Squeezing her eyes tight, once for yes and twice for
no, she can also sometimes manage a smile.
The 37-year-old mother of one has had locked-in
syndrome since undergoing major brain surgery at Cork
University Hospital five years ago.
Her family, who are constantly by her side, wept as
the High Court awarded her €2.5m in damages against
the HSE. The settlement was without admission of
Now, the only wish for the O’Leary family, from
Carrigaline and Ballincollig near Cork City, is that
some day they can care fully for Catherine in their
home and she can spend precious days with them rather
than in a nursing home.
Her father, Patrick O’Leary, broke down as he told
Ms Justice Mary Irvine how his daughter had always
worked hard to provide a life for herself and her son
Brandon, who is now 14.
He submitted photos of happier times for his
daughter, once a fast food outlet manager, as she
cuddled her beloved son.
The family’s life is now devoted to Catherine. Her
father, mother Margaret, sister Jackie, and brother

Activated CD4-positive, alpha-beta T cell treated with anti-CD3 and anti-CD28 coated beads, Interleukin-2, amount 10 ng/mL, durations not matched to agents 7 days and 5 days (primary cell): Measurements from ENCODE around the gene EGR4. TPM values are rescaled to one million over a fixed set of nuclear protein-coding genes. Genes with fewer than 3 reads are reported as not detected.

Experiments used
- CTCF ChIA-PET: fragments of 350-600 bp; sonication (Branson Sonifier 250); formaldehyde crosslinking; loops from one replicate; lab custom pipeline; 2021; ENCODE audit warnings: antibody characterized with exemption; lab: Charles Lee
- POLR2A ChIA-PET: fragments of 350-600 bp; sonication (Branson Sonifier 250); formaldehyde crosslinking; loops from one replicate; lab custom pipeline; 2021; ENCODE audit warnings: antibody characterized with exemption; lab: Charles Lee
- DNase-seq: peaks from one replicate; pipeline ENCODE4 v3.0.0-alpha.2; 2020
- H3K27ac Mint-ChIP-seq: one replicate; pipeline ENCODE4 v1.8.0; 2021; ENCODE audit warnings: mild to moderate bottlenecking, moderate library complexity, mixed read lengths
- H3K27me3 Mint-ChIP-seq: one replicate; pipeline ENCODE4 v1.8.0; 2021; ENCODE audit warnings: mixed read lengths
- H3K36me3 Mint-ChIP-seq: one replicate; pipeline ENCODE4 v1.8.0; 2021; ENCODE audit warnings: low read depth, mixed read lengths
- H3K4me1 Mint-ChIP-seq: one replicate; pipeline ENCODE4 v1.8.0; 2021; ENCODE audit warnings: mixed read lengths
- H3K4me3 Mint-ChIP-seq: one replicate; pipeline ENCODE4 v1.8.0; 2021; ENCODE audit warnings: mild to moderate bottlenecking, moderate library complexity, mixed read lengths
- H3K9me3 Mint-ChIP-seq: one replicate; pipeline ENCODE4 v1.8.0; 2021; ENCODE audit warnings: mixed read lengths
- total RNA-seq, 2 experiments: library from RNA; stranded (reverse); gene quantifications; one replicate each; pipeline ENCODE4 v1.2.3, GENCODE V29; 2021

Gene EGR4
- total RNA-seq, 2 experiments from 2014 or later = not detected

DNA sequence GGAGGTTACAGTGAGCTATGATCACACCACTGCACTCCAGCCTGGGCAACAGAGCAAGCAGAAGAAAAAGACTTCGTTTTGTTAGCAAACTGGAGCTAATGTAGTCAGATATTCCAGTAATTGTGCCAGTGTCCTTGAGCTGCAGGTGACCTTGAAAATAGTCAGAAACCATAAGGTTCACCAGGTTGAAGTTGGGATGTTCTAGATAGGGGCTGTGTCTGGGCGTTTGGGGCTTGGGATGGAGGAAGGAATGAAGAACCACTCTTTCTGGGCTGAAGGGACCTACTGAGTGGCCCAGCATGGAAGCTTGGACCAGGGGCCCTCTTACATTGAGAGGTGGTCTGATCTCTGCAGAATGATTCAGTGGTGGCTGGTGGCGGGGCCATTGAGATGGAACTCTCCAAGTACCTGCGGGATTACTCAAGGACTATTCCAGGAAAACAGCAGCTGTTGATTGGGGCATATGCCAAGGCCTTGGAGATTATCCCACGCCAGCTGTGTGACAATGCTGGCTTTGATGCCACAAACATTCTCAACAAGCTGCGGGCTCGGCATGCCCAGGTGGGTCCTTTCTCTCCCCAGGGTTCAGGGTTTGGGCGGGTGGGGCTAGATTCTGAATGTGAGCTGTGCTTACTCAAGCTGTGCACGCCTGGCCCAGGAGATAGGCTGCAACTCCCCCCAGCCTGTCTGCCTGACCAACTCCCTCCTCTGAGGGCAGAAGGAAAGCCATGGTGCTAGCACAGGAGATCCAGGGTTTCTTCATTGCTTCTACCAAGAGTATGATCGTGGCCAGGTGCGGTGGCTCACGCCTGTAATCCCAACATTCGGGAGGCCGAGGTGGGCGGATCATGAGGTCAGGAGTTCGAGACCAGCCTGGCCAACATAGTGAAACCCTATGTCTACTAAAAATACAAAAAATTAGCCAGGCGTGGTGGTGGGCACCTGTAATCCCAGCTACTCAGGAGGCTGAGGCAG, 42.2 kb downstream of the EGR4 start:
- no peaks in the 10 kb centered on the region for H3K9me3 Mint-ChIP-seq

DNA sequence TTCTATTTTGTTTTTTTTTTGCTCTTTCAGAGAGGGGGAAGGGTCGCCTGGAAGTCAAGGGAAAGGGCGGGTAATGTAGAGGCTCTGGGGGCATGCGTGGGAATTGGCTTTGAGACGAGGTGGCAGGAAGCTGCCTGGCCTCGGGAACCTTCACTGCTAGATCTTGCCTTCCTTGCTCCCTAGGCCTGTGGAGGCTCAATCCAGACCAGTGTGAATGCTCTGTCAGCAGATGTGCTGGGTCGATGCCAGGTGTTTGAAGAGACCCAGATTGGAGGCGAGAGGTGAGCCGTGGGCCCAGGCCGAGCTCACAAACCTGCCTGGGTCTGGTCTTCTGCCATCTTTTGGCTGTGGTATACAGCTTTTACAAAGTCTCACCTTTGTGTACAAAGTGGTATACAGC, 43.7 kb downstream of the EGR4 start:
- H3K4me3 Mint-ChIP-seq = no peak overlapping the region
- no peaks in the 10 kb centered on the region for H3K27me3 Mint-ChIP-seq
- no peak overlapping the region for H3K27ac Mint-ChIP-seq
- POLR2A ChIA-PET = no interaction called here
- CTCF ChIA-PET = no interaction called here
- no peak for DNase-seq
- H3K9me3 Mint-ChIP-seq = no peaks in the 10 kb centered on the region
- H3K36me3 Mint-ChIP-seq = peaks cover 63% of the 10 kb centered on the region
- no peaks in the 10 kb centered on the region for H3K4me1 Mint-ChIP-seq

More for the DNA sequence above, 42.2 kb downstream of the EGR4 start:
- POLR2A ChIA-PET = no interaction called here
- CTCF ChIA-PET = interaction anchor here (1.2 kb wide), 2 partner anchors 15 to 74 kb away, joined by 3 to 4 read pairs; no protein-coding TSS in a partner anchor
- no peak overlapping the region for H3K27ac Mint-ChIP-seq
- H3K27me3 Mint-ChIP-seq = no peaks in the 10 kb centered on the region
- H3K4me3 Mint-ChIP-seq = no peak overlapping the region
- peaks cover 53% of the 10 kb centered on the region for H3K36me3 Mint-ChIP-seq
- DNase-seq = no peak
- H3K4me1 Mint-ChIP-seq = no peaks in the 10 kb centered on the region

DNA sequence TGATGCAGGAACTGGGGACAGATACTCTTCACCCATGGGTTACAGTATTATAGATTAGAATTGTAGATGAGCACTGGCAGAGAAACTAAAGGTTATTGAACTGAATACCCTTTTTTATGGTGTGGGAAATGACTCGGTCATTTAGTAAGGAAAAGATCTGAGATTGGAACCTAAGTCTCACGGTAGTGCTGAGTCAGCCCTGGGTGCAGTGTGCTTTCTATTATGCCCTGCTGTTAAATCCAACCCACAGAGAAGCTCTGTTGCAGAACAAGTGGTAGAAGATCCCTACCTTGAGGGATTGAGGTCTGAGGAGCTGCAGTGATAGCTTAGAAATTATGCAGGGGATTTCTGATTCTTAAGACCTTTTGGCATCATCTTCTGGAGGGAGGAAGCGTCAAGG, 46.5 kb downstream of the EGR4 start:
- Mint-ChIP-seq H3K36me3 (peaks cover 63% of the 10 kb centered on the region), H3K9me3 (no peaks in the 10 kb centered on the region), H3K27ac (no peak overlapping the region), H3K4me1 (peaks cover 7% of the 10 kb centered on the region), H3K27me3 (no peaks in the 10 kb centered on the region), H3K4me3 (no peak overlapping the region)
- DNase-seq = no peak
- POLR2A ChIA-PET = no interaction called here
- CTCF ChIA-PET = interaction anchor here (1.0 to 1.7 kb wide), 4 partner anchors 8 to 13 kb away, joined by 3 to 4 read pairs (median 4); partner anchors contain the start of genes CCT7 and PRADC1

Shane have trained in how best to help Catherine, who
is tetraplegic and can only feed and drink through a
tube, cannot walk, and is dependant in all aspects of
her daily life.
Patrick cried as he told how they travel 20 minutes
from their home to the nursing home every day.
“Looking after Catherine is our life. Even when she
is in the nursing home, we do 70 hours a week caring
“She went to different doctors and, at one stage,
they were even saying there was something wrong with
her mind. She was put on anti-depressants. She was
such a hard worker, she worked up to three weeks
before the operation. She insisted she have a brain
“Money does not mean anything except in relation to
Catherine, of Drom an Oir, Kilmoney, Carrigaline, Co
Cork, sued the HSE for alleged negligence through her
It was claimed that, since surgery for the removal of
a brain tumour on Jan 31, 2008, at Cork University
Hospital, Catherine’s physical and mental capacities
have been catastrophically impaired.
It was further claimed that had a brain tumour
diagnosis been made on Catherine — who had first
sought help for continuous hiccups three years
earlier — and surgery carried out, it was very
probable she would have avoided catastrophic brain
It was further alleged there was negligence in
carrying out a pre-operative embolisation on or about
Jan 31, 2008, prior to brain surgery and permitting
Catherine to contract the MRSA virus while in
hospital. The HSE denied the claims.
Outside court, the family supported each other, as Jackie spoke and said the settlement of the High Court proceedings brought a bit of closure.